How a Sake Brewery Saved a Prefecture From Starvation

SLIDESHOW: Kosuke made rice balls and distributed them locally, saving many local people from starvation while they were waiting for relief goods to be delivered.

When the people of Iwate were in danger of starvation after a devastating earthquake, the Nanbu Bijin brewery dug deep and gave back to the local community.

On 11 March 2011, Kosuke Kuji, the fifth-generation president of Nanbu Bijin Sake Brewery, was aboard a bullet train heading toward Sendai when it came to a sudden stop in the middle of a tunnel. After a couple hours of enduring a complete standstill, it was announced that there had been an earthquake and that it was unsafe for the train to continue its journey. The passengers were evacuated 24 hours later, and taken to a shelter in Fukushima prefecture where they saw on television the devastation that the Tohoku earthquake and tsunami had caused.

It took Kosuke a few more days to get home to Nanbu, in the north of Honshu. The brewery was far from the coast and escaped damage from the tsunami, but the top of the chimney had collapsed and the stone wall along the back of the mountain face was broken in places. Aftershocks had also damaged the roof but, luckily, not one sake tank fell over and none of the stored bottles were broken during the earthquake. However, landslides are still a worry today.

During the blackout, the kura’s koji room lost power and could not be heated. Left like this, the koji would die, so brewery workers brought in an old Darma stove and continued the koji-making process. Some staff members were unable to get back to their homes and ended up living at the brewery for a time. Supermarkets in the surrounding area were completely out of food and supplies, and the brewery began to run out of its own food stock as well.

They did not have to worry about starvation, though: they had tons of raw rice stockpiled in the warehouse. Under normal circumstances it would be illegal to consume the sake rice, but it was a state of emergency. Kosuke made rice balls and distributed them locally, saving many local people from starvation while they were waiting for relief goods to be delivered.

One month after the earthquake the whole country was in a state of mourning. Television stations stopped broadcasting business commercials, Japanese citizens refrained from celebratory actions, including purchasing sake. It was at this time that Kosuke uploaded a video from the disaster area of Iwate to YouTube, addressing the people of Japan. He highlighted the problem of ongoing economic damage and encouraged people to buy and drink the area’s sake. The message spread rapidly through social media, and was soon broadcast by national networks. Kosuke’s Reconstruction Prayer, as it came to be known, spread across Japan, and was an important step on the road to rebuilding the country. The brewery staff continued to work, following Kosuke’s refrain: “We cannot give up and say we have nothing and therefore can do nothing; we are still alive so we must take what we have and do what we can.”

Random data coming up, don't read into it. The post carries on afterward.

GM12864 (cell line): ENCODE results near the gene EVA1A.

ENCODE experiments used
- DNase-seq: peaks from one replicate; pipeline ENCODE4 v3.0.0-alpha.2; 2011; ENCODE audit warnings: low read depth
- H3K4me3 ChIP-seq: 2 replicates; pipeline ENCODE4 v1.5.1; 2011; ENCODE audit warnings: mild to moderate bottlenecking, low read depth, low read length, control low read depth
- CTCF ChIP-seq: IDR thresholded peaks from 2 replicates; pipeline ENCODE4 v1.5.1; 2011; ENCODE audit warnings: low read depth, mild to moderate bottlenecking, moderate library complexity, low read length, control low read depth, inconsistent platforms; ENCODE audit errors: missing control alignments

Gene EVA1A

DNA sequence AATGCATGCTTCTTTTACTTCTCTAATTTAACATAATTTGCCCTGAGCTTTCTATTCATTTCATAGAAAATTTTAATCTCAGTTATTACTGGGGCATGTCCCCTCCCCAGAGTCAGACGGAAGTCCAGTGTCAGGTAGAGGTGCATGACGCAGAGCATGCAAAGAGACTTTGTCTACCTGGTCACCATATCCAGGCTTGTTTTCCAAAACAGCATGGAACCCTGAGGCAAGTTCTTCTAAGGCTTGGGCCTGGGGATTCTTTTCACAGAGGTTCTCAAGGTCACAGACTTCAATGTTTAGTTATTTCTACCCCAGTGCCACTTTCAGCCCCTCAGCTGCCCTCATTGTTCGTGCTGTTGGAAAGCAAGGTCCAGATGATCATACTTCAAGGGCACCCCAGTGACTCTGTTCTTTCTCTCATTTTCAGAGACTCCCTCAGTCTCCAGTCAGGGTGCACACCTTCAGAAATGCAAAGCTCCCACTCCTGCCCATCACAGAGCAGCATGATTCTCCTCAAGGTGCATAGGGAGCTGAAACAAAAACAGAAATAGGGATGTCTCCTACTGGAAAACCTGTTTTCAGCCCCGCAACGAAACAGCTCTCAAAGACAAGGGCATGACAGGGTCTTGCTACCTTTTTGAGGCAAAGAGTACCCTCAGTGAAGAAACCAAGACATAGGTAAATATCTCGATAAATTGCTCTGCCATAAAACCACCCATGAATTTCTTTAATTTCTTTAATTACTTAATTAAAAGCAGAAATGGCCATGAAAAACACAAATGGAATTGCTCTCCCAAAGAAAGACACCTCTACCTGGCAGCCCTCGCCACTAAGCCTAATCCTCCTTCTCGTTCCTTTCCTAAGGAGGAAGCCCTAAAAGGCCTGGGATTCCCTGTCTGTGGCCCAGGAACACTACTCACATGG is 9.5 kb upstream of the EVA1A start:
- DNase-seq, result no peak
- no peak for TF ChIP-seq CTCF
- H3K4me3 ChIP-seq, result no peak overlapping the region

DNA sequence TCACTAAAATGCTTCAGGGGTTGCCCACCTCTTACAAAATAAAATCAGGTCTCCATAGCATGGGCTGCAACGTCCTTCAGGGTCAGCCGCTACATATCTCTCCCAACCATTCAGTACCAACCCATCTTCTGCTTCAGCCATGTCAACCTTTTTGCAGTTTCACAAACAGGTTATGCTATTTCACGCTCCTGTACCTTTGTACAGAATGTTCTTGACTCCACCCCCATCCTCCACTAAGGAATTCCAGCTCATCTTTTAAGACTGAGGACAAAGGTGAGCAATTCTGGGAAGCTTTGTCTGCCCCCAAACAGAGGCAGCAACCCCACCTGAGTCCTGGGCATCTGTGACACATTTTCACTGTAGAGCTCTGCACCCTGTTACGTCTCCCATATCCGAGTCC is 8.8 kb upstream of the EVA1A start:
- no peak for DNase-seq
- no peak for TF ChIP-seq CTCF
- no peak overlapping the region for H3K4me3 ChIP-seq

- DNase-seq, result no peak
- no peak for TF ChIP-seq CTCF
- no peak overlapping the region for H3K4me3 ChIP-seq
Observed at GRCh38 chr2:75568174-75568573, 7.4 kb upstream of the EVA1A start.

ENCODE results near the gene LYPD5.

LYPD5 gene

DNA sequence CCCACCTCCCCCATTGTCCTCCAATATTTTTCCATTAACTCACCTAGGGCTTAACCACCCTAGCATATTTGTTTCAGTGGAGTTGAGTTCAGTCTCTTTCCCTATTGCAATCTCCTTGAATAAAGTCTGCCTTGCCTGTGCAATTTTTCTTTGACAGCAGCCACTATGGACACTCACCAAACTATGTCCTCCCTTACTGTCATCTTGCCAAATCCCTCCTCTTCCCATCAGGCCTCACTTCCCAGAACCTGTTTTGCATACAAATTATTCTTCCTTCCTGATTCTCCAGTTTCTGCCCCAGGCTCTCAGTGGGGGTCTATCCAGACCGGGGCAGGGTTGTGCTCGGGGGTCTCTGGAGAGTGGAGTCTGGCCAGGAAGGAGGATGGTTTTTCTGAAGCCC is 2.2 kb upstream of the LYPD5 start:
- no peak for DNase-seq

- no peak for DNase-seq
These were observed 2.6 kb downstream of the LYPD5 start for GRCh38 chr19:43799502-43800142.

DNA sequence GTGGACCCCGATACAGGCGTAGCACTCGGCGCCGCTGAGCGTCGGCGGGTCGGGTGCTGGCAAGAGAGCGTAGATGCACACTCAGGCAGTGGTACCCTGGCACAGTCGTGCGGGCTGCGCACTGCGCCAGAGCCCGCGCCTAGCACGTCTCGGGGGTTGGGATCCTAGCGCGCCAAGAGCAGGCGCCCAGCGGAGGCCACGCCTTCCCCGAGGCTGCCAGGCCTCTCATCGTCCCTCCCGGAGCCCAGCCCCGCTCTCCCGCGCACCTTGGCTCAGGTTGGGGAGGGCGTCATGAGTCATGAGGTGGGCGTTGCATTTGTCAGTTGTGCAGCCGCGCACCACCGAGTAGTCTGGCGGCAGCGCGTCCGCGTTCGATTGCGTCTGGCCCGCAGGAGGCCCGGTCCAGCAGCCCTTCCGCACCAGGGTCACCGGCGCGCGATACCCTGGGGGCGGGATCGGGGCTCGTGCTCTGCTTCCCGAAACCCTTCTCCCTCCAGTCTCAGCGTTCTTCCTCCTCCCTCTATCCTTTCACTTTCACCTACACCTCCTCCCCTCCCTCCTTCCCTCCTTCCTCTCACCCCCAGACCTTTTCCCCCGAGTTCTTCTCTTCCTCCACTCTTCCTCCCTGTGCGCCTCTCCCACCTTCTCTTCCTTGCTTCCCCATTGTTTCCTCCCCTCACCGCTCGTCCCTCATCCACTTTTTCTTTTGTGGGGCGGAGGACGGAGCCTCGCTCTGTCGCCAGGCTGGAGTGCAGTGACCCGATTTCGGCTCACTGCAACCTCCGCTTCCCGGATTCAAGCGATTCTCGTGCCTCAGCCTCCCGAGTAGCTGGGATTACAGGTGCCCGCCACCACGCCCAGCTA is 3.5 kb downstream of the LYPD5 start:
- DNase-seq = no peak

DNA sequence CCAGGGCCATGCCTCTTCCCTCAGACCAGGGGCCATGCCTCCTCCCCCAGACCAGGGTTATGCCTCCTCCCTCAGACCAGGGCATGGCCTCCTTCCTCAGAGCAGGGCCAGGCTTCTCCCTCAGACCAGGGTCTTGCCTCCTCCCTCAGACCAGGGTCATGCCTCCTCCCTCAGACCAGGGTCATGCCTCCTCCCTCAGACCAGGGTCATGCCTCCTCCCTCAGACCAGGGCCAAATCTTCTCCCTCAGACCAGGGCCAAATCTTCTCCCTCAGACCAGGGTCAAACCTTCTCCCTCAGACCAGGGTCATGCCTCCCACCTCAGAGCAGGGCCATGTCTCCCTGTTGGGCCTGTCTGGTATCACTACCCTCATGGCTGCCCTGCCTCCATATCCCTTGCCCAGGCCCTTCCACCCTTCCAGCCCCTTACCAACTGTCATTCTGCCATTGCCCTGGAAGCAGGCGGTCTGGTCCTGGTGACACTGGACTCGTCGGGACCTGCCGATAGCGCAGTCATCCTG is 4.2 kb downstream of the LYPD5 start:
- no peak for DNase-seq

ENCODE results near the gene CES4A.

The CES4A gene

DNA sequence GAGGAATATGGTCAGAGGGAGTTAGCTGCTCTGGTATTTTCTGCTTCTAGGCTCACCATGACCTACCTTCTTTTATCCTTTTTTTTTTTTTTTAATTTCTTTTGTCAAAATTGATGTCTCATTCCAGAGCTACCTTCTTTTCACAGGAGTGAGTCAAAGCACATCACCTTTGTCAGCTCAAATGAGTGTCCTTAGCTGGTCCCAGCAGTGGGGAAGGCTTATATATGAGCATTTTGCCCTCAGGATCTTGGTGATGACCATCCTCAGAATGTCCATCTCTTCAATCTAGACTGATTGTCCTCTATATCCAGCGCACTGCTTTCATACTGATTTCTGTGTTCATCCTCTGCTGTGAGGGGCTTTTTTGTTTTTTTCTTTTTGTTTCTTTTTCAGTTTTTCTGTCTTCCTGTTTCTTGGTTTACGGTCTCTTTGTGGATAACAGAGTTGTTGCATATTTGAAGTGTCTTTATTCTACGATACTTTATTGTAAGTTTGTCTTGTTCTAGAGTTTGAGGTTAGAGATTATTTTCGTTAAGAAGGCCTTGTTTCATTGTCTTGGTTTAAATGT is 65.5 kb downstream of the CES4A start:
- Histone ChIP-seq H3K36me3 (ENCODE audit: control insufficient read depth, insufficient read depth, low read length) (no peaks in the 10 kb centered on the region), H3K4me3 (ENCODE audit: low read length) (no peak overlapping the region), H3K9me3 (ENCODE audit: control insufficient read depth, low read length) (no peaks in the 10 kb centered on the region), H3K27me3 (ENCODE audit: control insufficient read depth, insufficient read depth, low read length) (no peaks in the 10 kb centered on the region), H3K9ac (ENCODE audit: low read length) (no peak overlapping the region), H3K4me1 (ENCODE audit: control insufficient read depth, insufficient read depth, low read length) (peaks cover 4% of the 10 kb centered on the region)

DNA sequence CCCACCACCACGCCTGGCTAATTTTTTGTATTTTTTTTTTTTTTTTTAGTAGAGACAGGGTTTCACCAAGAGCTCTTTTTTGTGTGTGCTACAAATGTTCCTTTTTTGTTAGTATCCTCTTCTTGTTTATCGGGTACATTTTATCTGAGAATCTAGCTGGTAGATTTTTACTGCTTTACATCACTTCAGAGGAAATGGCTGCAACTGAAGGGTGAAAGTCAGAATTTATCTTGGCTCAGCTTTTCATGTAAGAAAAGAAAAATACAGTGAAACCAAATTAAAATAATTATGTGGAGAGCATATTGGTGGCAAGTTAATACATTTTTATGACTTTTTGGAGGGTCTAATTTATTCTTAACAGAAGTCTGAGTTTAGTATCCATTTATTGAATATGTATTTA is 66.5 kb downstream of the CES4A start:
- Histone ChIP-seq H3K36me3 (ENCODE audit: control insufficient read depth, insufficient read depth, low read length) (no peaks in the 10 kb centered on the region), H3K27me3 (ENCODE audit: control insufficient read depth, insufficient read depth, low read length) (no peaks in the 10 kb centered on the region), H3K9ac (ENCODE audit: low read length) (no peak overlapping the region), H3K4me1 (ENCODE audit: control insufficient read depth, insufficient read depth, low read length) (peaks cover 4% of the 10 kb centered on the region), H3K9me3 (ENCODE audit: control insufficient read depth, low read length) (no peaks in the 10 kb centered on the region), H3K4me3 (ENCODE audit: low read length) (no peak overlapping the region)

Since being inspired as a student during time in the US, when Kosuke realised that he was blessed to be born into a family that owned a 100-year-old brewing company and that Japanese products were gaining global popularity, he has been a trailblazer, helping spread international awareness about the different classes of sake. He started the Sake Export Association (SEA), which was later joined by 20 other kura that were serious about overseas expansion, and he also initiated a nihonshu (Japanese sake) awareness campaign. Nanbu Bijin now exports to 23 different countries, which accounts for about 10 percent of their total production; but Kosuke hopes that his pleas for reconstruction in the Tohoku and Kanto areas reach the wider world.

This article originally appeared in SAKE: The History, Stories and Craft of Japan’s Artisanal Breweries by Gatehouse Publishing.

Gatehouse Publishing is an award-winning, international publisher in Asia, with a focus on cuisine, travel, lifestyle and the arts. In addition to its award-winning The HUNT Guides series, it publishes books with some of the finest chefs, artists and personalities working today. Previous titles include award-winning ‘SAKE: The History, Personal Stories and Craft of Japan’s Artisanal Breweries’ by Elliot Faber, Hayato Hishinuma and Jason M Lang; and ‘Dim Sum: A Flour-forward Approach to Traditional Favorites and Contemporary Creations’ by chef Janice Wong. With headquarters in Singapore, it also offers bespoke publishing services and content solutions for exceptional global brands.

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SLIDESHOW: Kosuke made rice balls and distributed them locally, saving many local people from starvation while they were waiting for relief goods to be delivered.